Production Designer: Phil Messina, Supervising Art Director: Douglas Huszti, Graphic Designer: Cody Healey-Conelly, Graphic Designer: Will Hopper

“This was designed to function as an entry pad to the underwater whale listening station in Episode 2. There are no buttons or UI to the graphic as the idea was that the biometric readers were advanced enough to allow access based on fingerprint input alone.”—Cody Healey-Conelly

3.3 The future of our planet

Huszti: Climate change disasters have only recently become a little too real for us all, and having art directed the series, I have become acutely aware of them. Before a few weeks ago, I really didn’t know what the air quality index meant to me and my loved ones, but given Canada’s wildfires, that has definitely changed. The flood in Miami in Episode 3, too, also hits a little too close to home. Episode 5 features the idea that the Indian daytime temperatures are too high and people have moved to a nocturnal schedule. This doesn’t seem terribly far-fetched.

Production Designer: Phil Messina, Supervising Art Director: Douglas Huszti, Graphic Designer: Cody Healey-Conelly

“As far as I know, this graphic did not make the cut. It was made to be used in the White House situation room in Episode 4. This graphic represents a map of aerial threats across the globe—in this case, the drones that are going to spray sulfates into the atmosphere. For the most part, the graphic was supposed to sell the idea of the sulfates being dispersed globally, which is represented by the white dots spreading across the globe map. For the most part, the rest of the graphic just shows vague aviation data, altitude of the drones and local positioning.”—Cody Healey-Conelly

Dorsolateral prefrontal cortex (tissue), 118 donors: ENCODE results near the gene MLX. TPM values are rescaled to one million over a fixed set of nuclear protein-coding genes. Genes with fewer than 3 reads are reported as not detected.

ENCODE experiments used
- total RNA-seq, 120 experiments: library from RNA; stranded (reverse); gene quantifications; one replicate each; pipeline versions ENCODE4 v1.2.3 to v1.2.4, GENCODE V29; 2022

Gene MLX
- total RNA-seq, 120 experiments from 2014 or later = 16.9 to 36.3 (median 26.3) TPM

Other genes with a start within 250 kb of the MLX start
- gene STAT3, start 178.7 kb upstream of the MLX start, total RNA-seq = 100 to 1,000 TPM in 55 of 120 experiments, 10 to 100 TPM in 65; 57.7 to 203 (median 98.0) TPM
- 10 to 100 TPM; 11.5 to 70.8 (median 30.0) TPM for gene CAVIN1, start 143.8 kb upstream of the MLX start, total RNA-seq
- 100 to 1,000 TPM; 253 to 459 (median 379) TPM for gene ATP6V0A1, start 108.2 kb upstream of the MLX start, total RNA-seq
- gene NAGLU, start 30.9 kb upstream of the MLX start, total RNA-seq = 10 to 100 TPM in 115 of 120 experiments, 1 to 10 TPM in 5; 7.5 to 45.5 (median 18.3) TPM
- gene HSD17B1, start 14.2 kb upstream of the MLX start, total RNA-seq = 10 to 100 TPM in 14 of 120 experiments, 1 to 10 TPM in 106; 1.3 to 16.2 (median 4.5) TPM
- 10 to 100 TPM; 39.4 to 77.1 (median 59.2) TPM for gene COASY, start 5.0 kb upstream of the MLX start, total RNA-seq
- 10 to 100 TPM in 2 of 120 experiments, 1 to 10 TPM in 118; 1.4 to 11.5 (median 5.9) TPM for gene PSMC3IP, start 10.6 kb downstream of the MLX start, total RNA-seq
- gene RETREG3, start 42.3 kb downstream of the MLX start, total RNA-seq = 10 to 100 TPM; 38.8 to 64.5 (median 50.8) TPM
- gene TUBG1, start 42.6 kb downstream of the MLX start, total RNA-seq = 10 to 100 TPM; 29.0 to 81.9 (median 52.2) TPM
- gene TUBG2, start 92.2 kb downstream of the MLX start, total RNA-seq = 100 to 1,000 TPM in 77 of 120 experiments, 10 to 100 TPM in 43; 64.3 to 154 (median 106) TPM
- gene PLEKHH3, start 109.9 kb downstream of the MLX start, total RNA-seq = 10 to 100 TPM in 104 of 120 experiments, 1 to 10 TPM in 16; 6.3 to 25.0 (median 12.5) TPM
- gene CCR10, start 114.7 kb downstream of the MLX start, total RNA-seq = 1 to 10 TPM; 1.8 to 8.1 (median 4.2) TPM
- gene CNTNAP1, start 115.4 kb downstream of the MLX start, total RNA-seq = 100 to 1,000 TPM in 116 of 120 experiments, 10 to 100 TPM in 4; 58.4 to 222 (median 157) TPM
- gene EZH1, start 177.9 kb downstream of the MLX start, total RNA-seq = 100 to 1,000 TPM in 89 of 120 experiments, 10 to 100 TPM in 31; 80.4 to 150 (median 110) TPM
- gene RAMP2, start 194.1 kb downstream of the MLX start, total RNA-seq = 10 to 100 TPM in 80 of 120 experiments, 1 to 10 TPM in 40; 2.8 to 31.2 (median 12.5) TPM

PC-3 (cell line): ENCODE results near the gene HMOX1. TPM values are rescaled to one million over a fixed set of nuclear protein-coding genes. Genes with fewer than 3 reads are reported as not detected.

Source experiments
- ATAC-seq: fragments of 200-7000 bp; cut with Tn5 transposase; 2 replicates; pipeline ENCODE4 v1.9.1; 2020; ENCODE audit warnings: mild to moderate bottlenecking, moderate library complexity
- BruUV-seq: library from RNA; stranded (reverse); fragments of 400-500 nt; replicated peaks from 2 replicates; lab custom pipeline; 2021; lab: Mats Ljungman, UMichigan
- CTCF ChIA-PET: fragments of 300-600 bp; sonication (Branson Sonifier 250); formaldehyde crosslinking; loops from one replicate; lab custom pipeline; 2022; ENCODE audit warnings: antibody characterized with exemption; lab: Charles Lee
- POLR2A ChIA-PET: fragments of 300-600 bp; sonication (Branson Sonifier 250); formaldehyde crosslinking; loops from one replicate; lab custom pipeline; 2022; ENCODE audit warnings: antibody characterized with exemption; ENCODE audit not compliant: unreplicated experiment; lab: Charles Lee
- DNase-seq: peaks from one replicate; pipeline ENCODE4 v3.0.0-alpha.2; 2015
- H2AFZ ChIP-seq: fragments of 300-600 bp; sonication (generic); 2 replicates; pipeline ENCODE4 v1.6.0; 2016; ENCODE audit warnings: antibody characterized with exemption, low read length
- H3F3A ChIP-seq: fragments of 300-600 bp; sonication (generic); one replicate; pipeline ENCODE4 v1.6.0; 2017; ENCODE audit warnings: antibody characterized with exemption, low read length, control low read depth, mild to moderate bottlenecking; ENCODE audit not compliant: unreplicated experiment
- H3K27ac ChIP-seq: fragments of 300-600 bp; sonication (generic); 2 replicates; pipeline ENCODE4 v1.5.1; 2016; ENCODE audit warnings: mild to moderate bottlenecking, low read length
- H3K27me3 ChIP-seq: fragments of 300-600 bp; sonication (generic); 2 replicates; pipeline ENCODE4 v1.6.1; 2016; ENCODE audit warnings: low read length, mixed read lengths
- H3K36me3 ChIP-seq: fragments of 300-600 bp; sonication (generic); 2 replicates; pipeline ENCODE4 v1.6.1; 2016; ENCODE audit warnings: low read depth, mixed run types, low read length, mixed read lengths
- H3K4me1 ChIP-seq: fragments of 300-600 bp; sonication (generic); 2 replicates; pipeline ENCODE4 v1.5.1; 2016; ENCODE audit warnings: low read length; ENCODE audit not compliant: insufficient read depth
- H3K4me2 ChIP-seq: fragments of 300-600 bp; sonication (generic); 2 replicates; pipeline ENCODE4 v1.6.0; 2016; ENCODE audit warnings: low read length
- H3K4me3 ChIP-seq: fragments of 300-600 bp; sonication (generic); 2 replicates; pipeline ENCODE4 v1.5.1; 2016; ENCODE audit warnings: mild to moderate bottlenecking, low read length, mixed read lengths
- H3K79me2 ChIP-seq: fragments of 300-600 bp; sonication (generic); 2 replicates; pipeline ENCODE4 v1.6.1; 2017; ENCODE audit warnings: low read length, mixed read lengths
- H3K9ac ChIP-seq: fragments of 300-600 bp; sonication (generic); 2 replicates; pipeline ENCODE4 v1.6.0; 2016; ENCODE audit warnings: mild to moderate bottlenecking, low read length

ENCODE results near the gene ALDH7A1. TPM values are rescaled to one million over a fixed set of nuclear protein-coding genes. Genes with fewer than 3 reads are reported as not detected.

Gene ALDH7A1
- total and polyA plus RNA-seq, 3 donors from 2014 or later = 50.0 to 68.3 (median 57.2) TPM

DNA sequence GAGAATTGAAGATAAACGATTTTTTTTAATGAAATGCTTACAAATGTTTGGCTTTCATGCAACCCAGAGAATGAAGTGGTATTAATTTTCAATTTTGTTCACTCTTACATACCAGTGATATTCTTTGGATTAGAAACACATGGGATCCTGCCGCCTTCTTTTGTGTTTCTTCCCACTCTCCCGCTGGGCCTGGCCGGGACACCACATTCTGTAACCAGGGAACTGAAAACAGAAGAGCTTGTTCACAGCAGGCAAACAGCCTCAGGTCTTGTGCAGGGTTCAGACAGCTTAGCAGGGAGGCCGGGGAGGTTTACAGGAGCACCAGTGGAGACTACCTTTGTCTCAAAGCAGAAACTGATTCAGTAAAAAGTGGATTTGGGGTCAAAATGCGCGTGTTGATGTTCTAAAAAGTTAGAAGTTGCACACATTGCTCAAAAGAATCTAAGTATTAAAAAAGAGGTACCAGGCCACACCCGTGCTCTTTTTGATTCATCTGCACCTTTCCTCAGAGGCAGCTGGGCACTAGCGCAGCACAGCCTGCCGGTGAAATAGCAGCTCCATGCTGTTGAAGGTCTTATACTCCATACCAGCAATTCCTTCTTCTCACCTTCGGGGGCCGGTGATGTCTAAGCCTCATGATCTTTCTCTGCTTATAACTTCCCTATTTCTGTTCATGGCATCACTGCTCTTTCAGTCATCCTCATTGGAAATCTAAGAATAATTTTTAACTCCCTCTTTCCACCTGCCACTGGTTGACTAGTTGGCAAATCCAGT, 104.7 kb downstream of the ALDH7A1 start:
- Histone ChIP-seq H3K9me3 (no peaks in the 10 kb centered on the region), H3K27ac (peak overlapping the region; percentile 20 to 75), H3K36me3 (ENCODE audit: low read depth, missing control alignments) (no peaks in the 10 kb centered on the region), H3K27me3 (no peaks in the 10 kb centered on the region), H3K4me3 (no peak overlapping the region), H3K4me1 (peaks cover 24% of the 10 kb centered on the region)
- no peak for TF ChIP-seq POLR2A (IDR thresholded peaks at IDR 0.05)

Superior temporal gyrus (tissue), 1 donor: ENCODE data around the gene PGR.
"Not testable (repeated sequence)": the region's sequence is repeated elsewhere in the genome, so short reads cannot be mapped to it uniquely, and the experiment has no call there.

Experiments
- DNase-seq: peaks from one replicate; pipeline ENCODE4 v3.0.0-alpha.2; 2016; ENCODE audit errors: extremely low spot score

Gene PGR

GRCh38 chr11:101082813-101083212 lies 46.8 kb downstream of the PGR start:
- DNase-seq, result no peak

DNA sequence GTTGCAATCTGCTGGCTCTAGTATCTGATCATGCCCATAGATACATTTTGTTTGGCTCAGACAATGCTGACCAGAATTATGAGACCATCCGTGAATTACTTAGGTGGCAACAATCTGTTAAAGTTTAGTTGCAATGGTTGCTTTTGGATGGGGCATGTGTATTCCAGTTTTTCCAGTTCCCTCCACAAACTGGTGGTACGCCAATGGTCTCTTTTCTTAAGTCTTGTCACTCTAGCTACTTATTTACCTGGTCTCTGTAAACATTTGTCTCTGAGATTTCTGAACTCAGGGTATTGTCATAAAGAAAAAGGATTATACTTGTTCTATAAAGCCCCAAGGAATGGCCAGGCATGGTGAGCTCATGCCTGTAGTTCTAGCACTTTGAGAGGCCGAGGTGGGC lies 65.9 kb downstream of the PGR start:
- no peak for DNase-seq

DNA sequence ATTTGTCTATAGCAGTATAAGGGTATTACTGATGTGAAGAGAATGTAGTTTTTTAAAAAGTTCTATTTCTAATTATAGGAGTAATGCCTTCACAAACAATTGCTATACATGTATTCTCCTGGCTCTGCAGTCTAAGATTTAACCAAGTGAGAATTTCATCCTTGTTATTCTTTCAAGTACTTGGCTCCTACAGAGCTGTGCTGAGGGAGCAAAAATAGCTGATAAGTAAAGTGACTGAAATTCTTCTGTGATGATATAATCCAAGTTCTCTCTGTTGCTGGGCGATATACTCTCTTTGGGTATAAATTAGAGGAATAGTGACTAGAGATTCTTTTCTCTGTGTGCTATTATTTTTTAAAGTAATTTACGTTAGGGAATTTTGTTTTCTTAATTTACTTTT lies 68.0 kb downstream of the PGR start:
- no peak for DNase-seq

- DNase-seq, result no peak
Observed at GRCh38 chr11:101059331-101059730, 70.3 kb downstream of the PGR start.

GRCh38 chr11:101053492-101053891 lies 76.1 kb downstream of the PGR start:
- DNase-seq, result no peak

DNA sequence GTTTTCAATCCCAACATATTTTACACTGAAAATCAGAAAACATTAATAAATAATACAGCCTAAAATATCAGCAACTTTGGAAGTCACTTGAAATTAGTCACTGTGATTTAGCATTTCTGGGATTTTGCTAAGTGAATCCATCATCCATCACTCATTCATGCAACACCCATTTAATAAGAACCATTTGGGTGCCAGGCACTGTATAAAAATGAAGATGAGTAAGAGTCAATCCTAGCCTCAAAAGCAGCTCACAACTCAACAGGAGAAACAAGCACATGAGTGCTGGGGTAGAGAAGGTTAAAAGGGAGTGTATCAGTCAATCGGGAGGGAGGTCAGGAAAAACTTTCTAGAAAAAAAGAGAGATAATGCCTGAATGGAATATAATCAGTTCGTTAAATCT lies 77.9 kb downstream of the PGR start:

4.0 Ted Lasso

Based on a character created by Jason Sudeikis for NBC’s ads for the Premier League, comedy-drama “Ted Lasso” follows an NFL coach appointed by football team AFC Richmond as their new manager. Originally recruited by Rebecca, the owner of the club, to get back at her jaded ex and AFC fan, Lasso turns out to win over the players. Drama, though, is rife, forcing Lasso to tackle tabloid journalists, sex scandals and revenge plots.

On its playing surface, “Ted Lasso” has nothing to do with technology. Devices, though, abound; the show is filled with pinging iPhones and iPad screens, partly due to it being produced for Apple TV+, proving too much for some critics. The designers, though, were careful to not foreground the UI. “We tend to treat the apps or UI tech merely as drivers…for phones, apps and computers they tend to be relaying information, exposition or underscoring a period or time of the production,” says Paul Cripps, production designer. “My job was to keep the world real and believable and this was true of all the technology. We really got people believing in them,” he continues.

While most of the “Ted Lasso” tech is intended to feel real, even anodyne, one app is foregrounded: Bantr. A fictional text-based dating app, it proves central to the story; its anonymous messaging and lack of imagery allows Rebecca to unintentionally start a relationship with one of her players. As part of the show’s promotion, it was turned into a real release with the help of dating app Bumble; Bantr Live became an in-app game which allowed users to chat for three minutes without imagery every night that the show was aired.